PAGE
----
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DVD Review

DVD cover

20 Years After (Region 1 Edition)


Starring: Azura Skye and Joshua Leonard
MTI Home Video
RRP: $24.95
Certificate: R
Available 07 October 2008

Mans fall from grace was accompanied by war and natural disaster, even when the populations had to flee the cities. The refugee camps descended into in-fighting, until famine and disease forced that small handful of survivors into the countryside. Now twenty years on the survivors hide in caves and scratch out a subsistence living. With no children having been born for the last fifteen years Sarah’s pregnancy takes on a particular significance. Driven out of her home, due to drought, she travels inspired by the lone voice of Michael, whose lone radio station brings hope to those that remain. Her path crosses that of Michael and they travel to what they hope will be a better life, but there are others after the baby...

20 Years After (2008 - 1 hr, 35 min, 06 sec) is a post apocalyptic tale directed by Jim Torres from a script by Torres and Ron Harris. The cast has mainly been drawn from television actors.

The film was made on a very modest budget, which explains the limited special effects, which feel very much like a cheapish, made for television film. However what the budget cannot explain is the major flaws with the film. Joshua Leonard (The Blair Witch Project) plays Michael a little too laid back, draining many of his scenes of potential tension. Azura Skye does a little better with her part, but then she plays Sarah as a pretty passive character. The rest of the cast range from adequate to downright awful.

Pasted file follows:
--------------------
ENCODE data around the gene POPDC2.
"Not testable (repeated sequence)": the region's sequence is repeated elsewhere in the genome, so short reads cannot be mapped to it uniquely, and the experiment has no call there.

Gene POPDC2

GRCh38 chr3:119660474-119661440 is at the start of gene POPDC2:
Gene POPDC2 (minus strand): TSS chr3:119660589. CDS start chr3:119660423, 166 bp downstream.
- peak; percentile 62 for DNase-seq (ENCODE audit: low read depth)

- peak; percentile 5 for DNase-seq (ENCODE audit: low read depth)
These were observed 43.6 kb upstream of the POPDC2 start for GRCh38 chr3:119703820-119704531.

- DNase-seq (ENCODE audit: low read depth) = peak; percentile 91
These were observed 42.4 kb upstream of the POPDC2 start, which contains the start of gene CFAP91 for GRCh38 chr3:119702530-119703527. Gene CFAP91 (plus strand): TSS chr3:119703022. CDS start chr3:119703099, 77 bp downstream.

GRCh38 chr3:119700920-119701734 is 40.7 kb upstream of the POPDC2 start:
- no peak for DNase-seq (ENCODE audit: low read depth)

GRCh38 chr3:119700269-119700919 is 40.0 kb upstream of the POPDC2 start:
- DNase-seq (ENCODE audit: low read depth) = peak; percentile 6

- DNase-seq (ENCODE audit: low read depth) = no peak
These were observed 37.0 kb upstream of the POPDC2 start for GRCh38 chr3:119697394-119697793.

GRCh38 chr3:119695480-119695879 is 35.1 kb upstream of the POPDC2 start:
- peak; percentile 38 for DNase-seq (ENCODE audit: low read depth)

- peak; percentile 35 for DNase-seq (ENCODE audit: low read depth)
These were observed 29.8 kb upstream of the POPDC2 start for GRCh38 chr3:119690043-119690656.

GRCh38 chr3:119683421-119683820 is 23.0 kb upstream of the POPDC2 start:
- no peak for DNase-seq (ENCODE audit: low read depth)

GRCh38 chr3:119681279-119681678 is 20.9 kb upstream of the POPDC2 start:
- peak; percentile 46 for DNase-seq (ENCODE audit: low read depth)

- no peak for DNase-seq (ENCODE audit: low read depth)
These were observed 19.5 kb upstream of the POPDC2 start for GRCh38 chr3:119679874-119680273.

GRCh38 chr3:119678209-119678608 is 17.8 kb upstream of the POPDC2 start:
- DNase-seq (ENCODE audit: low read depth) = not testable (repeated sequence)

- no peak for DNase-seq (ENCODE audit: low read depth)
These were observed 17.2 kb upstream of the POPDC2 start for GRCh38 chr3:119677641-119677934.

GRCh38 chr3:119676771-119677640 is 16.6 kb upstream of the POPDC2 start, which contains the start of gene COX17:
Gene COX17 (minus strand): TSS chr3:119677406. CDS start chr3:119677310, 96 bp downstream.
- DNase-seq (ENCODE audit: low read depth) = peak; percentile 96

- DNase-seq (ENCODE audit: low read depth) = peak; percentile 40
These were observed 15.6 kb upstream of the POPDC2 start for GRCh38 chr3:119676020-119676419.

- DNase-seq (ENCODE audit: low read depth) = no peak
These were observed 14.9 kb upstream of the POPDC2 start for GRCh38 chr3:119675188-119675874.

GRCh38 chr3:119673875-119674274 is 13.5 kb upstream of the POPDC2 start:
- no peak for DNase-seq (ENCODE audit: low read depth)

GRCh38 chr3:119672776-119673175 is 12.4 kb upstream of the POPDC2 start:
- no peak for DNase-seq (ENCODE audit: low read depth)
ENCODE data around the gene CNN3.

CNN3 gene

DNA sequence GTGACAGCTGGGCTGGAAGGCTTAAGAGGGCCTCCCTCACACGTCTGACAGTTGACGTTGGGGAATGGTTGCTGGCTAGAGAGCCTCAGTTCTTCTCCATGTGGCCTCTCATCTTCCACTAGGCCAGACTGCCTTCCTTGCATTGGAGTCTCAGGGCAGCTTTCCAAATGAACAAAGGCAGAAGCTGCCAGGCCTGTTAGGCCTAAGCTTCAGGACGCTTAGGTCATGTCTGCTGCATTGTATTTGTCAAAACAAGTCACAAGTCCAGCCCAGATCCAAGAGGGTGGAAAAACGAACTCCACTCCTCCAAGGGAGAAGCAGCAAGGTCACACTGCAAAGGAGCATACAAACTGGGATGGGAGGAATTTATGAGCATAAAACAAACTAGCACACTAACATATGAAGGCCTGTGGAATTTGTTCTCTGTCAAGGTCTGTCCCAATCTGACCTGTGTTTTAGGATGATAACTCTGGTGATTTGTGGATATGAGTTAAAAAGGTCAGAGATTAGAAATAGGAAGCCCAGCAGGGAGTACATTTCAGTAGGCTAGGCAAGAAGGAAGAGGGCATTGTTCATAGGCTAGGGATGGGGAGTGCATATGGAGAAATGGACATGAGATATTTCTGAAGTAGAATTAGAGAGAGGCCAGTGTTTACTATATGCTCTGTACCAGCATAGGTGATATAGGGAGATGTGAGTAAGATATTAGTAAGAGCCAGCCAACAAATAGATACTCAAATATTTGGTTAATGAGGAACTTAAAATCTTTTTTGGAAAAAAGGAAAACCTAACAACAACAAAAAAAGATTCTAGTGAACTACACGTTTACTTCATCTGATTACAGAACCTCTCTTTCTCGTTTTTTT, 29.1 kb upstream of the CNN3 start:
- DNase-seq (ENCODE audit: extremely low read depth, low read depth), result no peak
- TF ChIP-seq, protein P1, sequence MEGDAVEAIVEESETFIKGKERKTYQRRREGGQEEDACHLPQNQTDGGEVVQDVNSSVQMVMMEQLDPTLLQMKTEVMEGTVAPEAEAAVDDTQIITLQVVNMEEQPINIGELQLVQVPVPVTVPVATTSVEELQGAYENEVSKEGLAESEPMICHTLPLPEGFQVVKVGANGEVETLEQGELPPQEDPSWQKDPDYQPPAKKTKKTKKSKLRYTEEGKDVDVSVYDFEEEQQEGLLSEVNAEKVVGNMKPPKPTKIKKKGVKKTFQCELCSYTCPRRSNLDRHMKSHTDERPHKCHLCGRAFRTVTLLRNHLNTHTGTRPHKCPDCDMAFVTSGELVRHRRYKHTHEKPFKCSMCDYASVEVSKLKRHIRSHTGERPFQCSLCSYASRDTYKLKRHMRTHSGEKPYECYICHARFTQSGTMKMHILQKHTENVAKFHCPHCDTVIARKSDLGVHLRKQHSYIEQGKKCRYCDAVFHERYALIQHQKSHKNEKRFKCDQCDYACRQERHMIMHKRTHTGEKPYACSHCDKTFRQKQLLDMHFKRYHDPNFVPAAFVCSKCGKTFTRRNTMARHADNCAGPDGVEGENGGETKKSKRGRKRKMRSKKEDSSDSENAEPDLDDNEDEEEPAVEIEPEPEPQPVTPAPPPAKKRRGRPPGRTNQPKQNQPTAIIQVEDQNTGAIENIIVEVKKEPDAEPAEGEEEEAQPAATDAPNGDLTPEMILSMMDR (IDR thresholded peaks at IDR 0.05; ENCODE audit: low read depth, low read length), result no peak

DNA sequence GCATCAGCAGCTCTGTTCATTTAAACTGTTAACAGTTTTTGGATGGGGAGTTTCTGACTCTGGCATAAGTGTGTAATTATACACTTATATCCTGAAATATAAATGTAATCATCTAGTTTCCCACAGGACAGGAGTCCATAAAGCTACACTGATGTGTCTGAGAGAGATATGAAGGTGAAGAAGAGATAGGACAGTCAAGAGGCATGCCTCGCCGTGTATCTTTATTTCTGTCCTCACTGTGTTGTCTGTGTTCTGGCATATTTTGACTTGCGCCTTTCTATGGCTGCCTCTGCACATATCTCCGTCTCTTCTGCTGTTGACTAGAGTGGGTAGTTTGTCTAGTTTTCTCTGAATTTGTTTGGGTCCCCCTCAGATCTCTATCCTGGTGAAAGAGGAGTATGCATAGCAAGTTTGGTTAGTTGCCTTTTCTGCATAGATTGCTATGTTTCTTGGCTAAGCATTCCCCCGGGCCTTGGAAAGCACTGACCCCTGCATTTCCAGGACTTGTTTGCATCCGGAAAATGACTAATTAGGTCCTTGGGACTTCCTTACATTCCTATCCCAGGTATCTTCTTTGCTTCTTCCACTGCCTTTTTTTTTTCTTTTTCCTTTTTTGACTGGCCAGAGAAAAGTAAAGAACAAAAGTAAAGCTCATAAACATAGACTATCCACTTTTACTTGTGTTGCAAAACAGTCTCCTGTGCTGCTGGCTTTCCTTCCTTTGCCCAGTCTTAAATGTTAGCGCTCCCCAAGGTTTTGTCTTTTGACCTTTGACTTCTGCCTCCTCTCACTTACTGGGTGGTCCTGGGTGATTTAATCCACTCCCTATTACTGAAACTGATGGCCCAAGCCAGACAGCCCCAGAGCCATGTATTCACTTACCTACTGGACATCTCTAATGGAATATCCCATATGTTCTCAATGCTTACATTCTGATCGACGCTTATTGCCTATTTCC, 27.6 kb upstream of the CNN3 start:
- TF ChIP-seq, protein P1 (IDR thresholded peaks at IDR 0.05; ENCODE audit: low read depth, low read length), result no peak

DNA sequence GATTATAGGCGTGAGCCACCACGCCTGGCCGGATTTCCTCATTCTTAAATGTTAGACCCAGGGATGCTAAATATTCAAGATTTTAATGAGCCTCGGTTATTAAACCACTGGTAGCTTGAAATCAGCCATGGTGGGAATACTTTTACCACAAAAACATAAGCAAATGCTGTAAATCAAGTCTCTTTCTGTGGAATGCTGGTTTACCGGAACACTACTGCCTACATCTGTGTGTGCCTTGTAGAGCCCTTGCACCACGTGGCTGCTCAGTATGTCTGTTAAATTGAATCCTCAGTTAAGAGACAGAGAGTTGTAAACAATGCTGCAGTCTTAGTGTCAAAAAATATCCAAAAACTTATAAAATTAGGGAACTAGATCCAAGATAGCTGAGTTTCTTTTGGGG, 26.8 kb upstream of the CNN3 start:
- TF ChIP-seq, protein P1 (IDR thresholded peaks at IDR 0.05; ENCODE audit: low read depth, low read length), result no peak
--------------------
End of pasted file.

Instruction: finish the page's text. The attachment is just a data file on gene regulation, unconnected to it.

The script is pretty awful, not least the logic of the thing, though to be fair to 20 Years it was also conveniently skipped over in Children of Men (2006), one baby will not a new race make, so why get all excited as you’re all still going to be extinct. The villain of the piece Margaret, played by Diane Salinger, is an unconvincing character that would not have made it in a Mad Max film. Her motives for wanting the baby are either undefined or spurious and her delivery of, what is in places a very poor script, is bored and unconvincing. The only good thing about the film is some of the cinematography in the caves where the survivors live.

There is little that can be said to big up this film, it’s the sort of thing that you’d turn over if it were on television - a real sub-B movie. The disc that was sent for review was very basic and apart from the theatrical trailer had none of the promised extras included, but from the blurb you get a director's commentary, a behind the scenes feature.

The reviews copy was also presented in a strangely basic format, but apparently the finished film will be in 16:9 ration with a 5.1 track, though I do not think that any of this will enhance what is ultimately a very poor film.


Charles Packer

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